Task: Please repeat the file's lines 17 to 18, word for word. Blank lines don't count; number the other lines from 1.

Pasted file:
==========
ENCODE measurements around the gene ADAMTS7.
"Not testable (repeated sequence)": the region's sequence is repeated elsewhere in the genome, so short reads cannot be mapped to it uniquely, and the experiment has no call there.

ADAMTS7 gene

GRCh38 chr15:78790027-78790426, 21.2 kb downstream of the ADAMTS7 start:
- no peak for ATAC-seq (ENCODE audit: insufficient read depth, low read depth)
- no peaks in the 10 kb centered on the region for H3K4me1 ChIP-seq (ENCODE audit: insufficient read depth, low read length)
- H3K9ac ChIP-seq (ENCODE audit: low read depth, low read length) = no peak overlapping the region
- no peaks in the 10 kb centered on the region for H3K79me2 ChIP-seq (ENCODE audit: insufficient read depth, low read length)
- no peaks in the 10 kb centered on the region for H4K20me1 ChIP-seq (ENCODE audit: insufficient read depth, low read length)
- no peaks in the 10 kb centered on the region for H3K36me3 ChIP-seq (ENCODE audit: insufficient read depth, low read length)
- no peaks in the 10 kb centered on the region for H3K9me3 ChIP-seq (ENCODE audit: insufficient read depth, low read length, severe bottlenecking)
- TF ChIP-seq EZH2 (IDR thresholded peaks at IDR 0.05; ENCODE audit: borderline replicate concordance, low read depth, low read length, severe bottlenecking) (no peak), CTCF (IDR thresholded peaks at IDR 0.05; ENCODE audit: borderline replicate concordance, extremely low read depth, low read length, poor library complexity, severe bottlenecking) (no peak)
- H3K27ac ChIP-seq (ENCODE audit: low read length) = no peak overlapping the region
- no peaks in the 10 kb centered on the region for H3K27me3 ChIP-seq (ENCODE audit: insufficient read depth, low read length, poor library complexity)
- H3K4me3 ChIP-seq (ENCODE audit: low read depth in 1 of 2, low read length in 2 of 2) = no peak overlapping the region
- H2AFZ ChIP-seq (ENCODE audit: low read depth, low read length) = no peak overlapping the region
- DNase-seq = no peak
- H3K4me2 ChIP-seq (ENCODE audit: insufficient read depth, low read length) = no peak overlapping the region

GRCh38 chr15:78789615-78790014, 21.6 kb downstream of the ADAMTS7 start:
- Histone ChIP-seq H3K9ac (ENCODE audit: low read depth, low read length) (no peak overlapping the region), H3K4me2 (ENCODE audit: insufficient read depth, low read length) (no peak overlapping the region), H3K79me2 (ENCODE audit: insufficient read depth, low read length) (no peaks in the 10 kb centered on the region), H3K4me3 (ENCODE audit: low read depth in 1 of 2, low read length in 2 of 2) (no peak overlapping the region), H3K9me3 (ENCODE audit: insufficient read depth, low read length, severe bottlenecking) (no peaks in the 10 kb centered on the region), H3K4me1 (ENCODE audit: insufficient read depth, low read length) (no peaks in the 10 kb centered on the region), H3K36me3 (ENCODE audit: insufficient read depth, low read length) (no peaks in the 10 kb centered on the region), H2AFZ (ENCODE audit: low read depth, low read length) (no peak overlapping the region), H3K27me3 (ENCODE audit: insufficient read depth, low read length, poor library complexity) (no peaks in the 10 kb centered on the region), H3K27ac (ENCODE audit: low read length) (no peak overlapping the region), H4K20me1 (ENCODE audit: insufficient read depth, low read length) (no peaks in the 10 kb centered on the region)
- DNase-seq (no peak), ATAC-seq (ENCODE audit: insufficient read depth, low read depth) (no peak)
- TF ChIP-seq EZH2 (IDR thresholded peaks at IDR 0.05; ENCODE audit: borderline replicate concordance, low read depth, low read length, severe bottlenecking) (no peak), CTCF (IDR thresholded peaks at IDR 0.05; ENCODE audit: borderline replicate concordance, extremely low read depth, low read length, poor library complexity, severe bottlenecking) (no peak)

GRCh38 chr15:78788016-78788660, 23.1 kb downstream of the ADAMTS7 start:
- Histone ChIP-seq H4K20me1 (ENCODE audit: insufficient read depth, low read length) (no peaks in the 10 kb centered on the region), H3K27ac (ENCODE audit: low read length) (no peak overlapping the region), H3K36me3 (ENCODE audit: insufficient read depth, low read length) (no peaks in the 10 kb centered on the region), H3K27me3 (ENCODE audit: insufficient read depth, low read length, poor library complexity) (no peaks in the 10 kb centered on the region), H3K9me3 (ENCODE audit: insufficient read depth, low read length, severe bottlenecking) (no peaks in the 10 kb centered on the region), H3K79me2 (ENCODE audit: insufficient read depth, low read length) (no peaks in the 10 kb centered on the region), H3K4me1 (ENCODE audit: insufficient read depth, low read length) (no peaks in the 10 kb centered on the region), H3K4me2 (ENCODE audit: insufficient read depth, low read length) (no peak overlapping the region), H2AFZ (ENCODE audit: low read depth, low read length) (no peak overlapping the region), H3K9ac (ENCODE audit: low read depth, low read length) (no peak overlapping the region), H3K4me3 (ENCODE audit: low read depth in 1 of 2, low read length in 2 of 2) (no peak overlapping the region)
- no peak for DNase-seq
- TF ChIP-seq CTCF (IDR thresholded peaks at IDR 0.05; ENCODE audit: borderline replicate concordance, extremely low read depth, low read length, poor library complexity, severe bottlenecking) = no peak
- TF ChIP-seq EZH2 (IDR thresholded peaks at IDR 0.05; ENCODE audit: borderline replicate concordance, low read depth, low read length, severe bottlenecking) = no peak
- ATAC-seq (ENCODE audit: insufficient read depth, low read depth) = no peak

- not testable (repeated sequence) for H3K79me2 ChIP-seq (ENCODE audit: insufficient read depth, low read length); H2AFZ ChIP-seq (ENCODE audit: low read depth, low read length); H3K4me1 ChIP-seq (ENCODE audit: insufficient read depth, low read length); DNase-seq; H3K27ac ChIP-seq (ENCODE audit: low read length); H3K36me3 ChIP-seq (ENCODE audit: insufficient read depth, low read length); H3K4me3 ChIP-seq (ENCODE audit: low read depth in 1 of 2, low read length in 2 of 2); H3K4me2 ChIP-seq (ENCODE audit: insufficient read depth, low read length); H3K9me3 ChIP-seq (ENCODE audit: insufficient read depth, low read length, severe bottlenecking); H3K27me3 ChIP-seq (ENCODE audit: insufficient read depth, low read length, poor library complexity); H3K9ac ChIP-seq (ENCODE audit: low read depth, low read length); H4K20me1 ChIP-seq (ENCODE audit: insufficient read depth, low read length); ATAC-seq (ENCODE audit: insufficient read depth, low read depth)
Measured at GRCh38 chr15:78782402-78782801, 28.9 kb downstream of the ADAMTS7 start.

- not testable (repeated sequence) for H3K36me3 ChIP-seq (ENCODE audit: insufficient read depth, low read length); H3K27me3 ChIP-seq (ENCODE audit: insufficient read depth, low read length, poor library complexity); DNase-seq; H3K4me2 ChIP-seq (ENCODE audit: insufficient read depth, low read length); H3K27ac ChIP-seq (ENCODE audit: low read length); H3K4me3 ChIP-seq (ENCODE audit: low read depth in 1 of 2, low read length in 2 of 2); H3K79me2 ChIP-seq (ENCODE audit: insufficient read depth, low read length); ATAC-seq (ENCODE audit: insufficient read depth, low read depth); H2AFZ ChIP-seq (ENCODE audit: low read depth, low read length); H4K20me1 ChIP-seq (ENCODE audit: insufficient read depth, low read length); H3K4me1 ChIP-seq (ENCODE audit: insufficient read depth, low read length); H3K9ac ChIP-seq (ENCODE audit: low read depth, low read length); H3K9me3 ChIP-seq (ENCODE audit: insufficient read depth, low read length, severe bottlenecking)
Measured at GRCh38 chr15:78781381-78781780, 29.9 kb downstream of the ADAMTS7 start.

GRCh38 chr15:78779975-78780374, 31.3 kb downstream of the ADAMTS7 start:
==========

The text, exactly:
- DNase-seq = no peak
- H3K4me2 ChIP-seq (ENCODE audit: insufficient read depth, low read length) = no peak overlapping the region